If 44-year-old Christy could talk to 34-year-old Christy, she’d say, “You only think your life is over. Yes, you’re crying daily right now, but in the very near future you’re going to meet some great people. You will have a church family. You’ll go to lunch with dear friends. You’ll have people to pray for and people who will pray for you. You will not always feel like you do right now.”

Younger Christy wouldn't have believed Older Christy – she would have kicked her out and told her to keep her rainbows and sunshine to herself…

Describing where I'm going with my hand.
HT: Rant Lifestyle

Sometimes we just have to live through stuff. I lived through the days, then months, then years, and all of a sudden, a decade had passed. And Older Christy was right: I have lovely friends; I have a wonderful church home; I have people to pray for and people pray for me.

Perspective is a wonderful gift. Problem is, we usually don’t have it until we've lived through a whole bunch of crud. And it’s hard to claim someone else’s perspective as your own. But if you’re going through a bunch of yucky, please cling to my perspective: it really won’t last forever. Things do get better. Not overnight. And it might take years. But it will get better.

If you need some hope, cling to mine. And pretty soon, you’ll have your own to offer someone else.

So, Michigan, happy 10th anniversary. A really sweet anniversary gift would be some spring-like weather. So if you could get on that, I’d appreciate it. 





Friday, March 27, 2015

Socks and sandals and spaces

After my post about Amy's socks and sandals, my cousin-in-law Christina sent me this:



But to be clear, nobody is bringing back socks and sandals. Nobody. Even the socks agree:

no

And because there wasn't enough fuss about one space vs. two:

FunnyEditor
H/T: Dana Leipold


Happy weekend!









Wednesday, March 25, 2015

Socks and Sandals?

When I kissed Amy goodbye on that first day of college, I knew she would face challenges. Challenges like managing her time, making friends and learning lots of new things in her classes. Those are challenges all moms know their kids will face, challenges we’re ready for. And for the past seven months, she’s done an admirable job navigating her new world. Sean and I are beyond proud of her.

Or, at least I was until I saw her on Monday. She needed me to bring her something for an audition. We met between home and her campus – when she stepped out of her car, I saw this:


Y’all, I raised her better than this. Socks and sandals? 

“I wanted to wear my sandals, but it was too cold, so I put on socks,” she explained.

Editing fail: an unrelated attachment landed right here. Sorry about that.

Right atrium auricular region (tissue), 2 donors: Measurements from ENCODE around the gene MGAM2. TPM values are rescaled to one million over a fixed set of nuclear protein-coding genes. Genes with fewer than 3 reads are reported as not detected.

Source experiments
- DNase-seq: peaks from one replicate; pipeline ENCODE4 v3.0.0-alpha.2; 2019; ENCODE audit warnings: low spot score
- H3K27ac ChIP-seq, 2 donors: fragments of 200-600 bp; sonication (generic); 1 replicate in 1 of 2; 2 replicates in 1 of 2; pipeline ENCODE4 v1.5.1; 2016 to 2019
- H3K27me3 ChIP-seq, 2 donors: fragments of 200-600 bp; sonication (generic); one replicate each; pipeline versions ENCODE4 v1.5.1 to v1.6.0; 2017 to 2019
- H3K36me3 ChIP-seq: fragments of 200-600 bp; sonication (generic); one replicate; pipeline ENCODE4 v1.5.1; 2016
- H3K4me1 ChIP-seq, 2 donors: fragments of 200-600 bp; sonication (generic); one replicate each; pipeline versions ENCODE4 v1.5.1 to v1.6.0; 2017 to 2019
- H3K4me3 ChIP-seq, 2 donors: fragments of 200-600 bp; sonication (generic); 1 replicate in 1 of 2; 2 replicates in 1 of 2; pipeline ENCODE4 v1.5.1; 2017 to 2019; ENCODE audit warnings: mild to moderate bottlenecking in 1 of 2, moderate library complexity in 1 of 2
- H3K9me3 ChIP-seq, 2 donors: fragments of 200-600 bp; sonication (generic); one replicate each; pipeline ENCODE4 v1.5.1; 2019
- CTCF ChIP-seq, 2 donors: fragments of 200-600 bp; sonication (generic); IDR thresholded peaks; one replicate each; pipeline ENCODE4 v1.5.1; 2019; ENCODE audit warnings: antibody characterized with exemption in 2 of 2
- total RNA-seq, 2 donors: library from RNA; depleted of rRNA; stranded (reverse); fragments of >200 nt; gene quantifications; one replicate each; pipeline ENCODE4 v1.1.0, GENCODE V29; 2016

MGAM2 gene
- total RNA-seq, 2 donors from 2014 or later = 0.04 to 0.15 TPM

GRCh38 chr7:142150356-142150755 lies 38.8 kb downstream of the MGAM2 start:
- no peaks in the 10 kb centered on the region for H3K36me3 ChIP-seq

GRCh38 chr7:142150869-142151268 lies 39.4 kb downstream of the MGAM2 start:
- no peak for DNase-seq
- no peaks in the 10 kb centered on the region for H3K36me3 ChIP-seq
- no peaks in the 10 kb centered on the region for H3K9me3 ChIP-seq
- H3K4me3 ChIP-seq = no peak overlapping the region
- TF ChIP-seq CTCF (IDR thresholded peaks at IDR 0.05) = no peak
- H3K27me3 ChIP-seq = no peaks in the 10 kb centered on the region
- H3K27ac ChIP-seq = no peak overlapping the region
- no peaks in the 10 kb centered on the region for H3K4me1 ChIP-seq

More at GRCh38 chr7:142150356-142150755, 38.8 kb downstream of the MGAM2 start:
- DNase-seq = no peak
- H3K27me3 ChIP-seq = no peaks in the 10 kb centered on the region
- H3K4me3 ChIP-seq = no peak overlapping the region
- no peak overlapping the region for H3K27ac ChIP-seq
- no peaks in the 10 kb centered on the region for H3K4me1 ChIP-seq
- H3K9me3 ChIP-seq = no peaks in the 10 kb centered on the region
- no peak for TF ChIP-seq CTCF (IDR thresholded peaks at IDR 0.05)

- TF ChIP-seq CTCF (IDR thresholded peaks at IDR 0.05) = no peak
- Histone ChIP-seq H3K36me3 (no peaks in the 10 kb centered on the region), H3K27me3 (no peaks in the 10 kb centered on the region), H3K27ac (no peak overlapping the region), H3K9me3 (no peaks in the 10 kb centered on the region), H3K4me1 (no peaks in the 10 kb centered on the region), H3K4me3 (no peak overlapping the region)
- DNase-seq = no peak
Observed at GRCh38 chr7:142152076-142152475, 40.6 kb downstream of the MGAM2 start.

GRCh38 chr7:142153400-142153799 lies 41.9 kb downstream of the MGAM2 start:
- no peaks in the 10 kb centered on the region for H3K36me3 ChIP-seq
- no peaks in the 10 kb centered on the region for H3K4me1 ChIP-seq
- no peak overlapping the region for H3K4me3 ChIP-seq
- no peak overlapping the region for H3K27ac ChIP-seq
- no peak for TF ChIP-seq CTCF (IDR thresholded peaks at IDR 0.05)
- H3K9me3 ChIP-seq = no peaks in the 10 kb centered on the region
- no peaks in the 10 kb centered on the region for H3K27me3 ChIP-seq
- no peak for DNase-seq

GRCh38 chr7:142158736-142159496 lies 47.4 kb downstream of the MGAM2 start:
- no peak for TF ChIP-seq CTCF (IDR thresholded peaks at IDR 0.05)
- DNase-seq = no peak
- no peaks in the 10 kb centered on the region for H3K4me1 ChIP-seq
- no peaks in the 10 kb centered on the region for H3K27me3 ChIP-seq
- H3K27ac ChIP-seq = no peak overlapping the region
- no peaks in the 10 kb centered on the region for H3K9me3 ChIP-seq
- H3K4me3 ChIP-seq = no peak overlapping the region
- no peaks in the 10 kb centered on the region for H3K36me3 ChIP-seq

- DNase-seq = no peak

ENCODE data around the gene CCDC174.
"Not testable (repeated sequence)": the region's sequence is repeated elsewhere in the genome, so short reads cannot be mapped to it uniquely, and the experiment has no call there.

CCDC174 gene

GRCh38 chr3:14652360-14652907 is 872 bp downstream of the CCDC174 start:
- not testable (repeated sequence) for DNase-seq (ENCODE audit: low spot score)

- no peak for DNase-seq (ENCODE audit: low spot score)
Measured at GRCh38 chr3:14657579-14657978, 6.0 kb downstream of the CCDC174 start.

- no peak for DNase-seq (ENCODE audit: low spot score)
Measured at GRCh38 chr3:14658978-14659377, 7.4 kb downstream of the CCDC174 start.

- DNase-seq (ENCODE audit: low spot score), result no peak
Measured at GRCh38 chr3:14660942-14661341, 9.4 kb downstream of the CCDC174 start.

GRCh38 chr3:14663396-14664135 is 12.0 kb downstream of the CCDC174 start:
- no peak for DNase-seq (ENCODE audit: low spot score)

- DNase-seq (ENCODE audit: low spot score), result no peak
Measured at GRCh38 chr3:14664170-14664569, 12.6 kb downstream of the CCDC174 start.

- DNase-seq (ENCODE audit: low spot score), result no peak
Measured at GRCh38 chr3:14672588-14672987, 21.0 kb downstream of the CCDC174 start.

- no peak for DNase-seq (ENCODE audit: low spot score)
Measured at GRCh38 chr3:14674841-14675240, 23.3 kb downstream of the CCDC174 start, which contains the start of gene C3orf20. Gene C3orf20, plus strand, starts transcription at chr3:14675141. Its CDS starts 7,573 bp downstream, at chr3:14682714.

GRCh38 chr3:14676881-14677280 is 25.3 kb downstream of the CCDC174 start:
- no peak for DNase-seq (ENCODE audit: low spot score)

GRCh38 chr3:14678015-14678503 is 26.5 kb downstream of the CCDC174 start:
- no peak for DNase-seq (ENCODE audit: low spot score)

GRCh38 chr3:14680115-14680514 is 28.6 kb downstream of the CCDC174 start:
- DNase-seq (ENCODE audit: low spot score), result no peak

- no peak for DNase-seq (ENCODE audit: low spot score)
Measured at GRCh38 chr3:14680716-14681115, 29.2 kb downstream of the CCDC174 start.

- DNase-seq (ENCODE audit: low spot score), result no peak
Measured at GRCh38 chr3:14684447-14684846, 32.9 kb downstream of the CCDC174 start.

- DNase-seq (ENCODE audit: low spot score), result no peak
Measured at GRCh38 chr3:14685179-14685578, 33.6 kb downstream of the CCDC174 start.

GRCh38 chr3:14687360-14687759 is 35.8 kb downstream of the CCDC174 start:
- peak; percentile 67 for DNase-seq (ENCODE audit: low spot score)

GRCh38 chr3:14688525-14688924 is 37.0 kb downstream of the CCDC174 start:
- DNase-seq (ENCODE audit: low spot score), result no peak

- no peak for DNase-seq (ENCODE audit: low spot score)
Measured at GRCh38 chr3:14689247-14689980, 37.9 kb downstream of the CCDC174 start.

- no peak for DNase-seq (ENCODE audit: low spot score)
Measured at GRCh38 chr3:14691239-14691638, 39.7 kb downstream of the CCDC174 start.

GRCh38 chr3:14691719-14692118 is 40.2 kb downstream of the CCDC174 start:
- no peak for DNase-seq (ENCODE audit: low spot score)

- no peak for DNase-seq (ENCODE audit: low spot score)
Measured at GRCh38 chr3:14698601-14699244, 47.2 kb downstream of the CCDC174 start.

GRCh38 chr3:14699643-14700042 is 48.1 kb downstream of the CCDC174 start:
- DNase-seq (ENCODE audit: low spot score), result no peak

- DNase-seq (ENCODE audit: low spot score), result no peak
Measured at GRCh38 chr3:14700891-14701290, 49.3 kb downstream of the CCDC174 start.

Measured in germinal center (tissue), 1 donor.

While I credit her with being smart enough not to go sock-less in 30 degree weather, I also credit her with a horrible style decision.

Of course, this matters not a wink to her. Which makes me even more proud. Because it is way more important to me that she be confident enough to wear what she likes than for her to blindly follow fashion trends she doesn't.

Her choosing that combo makes me wonder if she is blind...

So, Amy, now that I've expressed my admiration for your ability to choose your own style, can we agree that socks and sandals shouldn't happen again? Pretty please with closed-toe shoes on top?






Monday, March 23, 2015

One space, people. One. Space.

There are a few people in my life who have a problem with communication. A serious problem. It doesn't affect their speech - just their written word. It’s so grievous that when I receive an email or text from them my eyes twitch and I get a little nauseous. I've endured it as long as I can, but now I must alert them to the issue in the hopes that they put a stop to the nonsense:

QUIT PUTTING TWO SPACES AFTER A PERIOD!

Now, in the grand scheme of things, is this a huge issue? In light of world hunger and natural disasters, does this issue really warrant a blog post? Yes, yes, a thousand times yes.

This graph will explain the issue:


The confusion is understandable. In high school typing class we learned to put two spaces after a period. But let me remind you that if you're close to my age, we attended typing class in the last century. It’s time to pop on into 2015 and stop double-spacing at the end of sentences.

If you are guilty of Double Space Syndrome, please, take time today to commit to stopping. Just think of the energy you’ll save over the course of your life – those thumb-taps on the space bar don’t just happen. You have to work those thumbs. You’ll also extend the life of your space bar.

Anyone who reads your written word will thank you. And you’ll have the satisfaction of knowing you've entered the 21st Century. A few years late, mind you, but better late than never.


If I haven't convinced you, please peruse this piece from Slate. It offers a history on the two-space issue. It's an excellent read.